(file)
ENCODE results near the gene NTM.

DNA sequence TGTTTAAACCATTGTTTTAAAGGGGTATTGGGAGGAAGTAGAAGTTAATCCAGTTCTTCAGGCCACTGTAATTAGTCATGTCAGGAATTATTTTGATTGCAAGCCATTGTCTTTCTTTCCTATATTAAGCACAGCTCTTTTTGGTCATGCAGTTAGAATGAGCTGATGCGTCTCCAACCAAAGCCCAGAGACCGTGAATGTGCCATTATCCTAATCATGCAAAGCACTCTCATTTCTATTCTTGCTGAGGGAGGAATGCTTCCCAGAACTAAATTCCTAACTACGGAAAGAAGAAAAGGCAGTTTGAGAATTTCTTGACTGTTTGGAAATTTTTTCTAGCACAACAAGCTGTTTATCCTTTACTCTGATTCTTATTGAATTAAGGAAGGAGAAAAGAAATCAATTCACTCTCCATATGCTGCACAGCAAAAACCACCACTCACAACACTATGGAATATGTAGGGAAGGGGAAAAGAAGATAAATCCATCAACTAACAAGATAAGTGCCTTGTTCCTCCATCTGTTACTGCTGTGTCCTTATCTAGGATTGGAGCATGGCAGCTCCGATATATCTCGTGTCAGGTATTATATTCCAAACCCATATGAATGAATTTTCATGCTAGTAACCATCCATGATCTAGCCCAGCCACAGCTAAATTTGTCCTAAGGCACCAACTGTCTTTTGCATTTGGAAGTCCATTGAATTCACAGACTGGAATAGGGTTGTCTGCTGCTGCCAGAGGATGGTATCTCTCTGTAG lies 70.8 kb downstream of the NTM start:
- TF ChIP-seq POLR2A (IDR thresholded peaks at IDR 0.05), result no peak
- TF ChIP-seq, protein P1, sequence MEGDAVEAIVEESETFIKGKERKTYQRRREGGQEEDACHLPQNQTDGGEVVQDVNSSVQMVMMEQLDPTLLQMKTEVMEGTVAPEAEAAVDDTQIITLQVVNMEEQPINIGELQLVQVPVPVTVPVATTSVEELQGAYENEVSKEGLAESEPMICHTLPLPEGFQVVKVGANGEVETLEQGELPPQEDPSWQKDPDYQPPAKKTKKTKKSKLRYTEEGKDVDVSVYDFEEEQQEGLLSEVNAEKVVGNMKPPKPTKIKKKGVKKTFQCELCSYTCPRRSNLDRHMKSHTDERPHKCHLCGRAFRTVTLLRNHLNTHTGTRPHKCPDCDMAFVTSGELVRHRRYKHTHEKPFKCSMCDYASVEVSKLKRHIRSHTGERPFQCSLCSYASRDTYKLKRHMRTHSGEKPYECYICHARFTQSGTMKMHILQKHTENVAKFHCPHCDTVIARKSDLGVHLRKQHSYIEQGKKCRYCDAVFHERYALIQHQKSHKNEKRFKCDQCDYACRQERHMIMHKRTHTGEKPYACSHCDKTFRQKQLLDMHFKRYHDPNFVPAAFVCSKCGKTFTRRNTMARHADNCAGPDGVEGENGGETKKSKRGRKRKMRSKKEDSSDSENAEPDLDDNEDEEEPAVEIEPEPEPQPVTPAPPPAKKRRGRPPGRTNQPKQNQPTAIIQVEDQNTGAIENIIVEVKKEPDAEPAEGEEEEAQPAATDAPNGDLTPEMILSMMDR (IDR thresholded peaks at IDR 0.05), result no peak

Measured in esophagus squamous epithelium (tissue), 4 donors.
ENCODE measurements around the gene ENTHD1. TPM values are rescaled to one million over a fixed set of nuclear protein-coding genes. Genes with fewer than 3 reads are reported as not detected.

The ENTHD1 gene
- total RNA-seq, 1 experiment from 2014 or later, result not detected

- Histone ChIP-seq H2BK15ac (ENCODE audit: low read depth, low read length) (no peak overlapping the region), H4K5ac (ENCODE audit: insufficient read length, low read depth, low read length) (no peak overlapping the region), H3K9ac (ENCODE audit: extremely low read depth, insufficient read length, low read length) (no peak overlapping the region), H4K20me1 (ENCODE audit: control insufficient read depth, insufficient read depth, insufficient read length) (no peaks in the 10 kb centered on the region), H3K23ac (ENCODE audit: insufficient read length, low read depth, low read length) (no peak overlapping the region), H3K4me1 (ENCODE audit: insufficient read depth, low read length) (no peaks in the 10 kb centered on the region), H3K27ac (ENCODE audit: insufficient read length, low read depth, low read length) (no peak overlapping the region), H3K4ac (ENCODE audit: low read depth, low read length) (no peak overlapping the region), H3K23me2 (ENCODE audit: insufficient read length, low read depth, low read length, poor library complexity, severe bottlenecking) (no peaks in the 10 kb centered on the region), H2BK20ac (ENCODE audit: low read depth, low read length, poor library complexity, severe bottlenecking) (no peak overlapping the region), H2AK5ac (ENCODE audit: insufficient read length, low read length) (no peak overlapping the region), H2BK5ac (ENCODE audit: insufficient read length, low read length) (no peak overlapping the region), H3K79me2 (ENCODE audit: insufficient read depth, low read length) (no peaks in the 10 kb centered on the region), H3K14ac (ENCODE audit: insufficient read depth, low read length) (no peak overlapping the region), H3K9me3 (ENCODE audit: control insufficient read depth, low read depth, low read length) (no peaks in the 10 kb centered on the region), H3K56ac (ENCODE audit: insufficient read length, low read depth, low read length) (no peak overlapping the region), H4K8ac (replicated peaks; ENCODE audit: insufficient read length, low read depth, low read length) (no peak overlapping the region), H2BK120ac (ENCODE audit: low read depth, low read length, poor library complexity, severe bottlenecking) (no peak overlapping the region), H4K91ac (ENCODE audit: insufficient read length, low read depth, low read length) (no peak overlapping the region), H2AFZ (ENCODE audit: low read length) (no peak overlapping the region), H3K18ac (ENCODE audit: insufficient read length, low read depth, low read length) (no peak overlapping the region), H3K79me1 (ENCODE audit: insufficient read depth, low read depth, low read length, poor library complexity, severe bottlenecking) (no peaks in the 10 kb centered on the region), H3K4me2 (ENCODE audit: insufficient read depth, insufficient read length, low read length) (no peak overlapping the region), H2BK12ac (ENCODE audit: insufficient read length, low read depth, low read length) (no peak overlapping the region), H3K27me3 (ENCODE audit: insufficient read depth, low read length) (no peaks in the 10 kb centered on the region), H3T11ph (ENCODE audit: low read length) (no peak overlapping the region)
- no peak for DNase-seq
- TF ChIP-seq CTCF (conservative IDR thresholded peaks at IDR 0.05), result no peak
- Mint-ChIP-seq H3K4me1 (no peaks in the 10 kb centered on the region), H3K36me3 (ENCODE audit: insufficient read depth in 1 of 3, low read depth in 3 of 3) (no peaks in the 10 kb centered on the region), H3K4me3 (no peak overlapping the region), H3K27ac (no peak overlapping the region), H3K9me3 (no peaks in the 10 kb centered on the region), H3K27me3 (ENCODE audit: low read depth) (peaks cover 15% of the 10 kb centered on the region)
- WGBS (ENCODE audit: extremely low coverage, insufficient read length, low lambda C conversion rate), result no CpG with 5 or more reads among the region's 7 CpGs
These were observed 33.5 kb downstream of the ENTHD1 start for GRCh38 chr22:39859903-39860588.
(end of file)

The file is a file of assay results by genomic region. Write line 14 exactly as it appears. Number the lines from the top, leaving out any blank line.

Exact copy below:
These were observed 33.5 kb downstream of the ENTHD1 start for GRCh38 chr22:39859903-39860588.